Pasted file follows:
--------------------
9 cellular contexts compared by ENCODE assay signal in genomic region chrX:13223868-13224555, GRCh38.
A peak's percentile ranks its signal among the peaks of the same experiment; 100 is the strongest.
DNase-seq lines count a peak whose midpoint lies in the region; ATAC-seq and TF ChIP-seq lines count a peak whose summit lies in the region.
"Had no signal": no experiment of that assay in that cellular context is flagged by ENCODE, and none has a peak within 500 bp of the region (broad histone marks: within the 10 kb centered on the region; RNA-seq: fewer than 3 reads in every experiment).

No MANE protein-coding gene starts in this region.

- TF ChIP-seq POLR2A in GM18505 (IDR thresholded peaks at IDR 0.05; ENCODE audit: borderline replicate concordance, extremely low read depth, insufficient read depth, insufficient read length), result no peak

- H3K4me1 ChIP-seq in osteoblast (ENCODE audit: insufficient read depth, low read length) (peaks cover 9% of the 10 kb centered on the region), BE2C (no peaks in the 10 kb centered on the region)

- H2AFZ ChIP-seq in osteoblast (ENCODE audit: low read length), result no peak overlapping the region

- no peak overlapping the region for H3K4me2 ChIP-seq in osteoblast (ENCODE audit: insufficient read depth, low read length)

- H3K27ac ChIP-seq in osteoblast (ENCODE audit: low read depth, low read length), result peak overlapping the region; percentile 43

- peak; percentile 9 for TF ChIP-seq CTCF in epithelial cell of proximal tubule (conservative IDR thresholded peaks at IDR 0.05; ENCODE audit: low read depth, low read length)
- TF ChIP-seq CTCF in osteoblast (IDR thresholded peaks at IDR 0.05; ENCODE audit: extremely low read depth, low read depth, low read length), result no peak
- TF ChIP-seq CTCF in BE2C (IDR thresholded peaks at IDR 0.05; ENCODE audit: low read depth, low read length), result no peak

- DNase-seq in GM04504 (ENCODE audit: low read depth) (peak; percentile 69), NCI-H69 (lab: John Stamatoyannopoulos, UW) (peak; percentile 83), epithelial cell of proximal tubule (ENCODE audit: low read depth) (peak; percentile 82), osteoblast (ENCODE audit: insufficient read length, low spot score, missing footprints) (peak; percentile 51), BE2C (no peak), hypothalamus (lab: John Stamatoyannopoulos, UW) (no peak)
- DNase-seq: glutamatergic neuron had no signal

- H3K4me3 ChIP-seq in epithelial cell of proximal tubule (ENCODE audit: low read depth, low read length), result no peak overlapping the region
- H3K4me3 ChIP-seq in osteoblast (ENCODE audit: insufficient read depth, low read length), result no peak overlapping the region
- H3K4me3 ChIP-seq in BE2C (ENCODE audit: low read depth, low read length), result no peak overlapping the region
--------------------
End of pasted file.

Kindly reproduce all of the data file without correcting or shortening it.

9 cellular contexts compared by ENCODE assay signal in genomic region chrX:13223868-13224555, GRCh38.
A peak's percentile ranks its signal among the peaks of the same experiment; 100 is the strongest.
DNase-seq lines count a peak whose midpoint lies in the region; ATAC-seq and TF ChIP-seq lines count a peak whose summit lies in the region.
"Had no signal": no experiment of that assay in that cellular context is flagged by ENCODE, and none has a peak within 500 bp of the region (broad histone marks: within the 10 kb centered on the region; RNA-seq: fewer than 3 reads in every experiment).

No MANE protein-coding gene starts in this region.

- TF ChIP-seq POLR2A in GM18505 (IDR thresholded peaks at IDR 0.05; ENCODE audit: borderline replicate concordance, extremely low read depth, insufficient read depth, insufficient read length), result no peak

- H3K4me1 ChIP-seq in osteoblast (ENCODE audit: insufficient read depth, low read length) (peaks cover 9% of the 10 kb centered on the region), BE2C (no peaks in the 10 kb centered on the region)

- H2AFZ ChIP-seq in osteoblast (ENCODE audit: low read length), result no peak overlapping the region

- no peak overlapping the region for H3K4me2 ChIP-seq in osteoblast (ENCODE audit: insufficient read depth, low read length)

- H3K27ac ChIP-seq in osteoblast (ENCODE audit: low read depth, low read length), result peak overlapping the region; percentile 43

- peak; percentile 9 for TF ChIP-seq CTCF in epithelial cell of proximal tubule (conservative IDR thresholded peaks at IDR 0.05; ENCODE audit: low read depth, low read length)
- TF ChIP-seq CTCF in osteoblast (IDR thresholded peaks at IDR 0.05; ENCODE audit: extremely low read depth, low read depth, low read length), result no peak
- TF ChIP-seq CTCF in BE2C (IDR thresholded peaks at IDR 0.05; ENCODE audit: low read depth, low read length), result no peak

- DNase-seq in GM04504 (ENCODE audit: low read depth) (peak; percentile 69), NCI-H69 (lab: John Stamatoyannopoulos, UW) (peak; percentile 83), epithelial cell of proximal tubule (ENCODE audit: low read depth) (peak; percentile 82), osteoblast (ENCODE audit: insufficient read length, low spot score, missing footprints) (peak; percentile 51), BE2C (no peak), hypothalamus (lab: John Stamatoyannopoulos, UW) (no peak)
- DNase-seq: glutamatergic neuron had no signal

- H3K4me3 ChIP-seq in epithelial cell of proximal tubule (ENCODE audit: low read depth, low read length), result no peak overlapping the region
- H3K4me3 ChIP-seq in osteoblast (ENCODE audit: insufficient read depth, low read length), result no peak overlapping the region
- H3K4me3 ChIP-seq in BE2C (ENCODE audit: low read depth, low read length), result no peak overlapping the region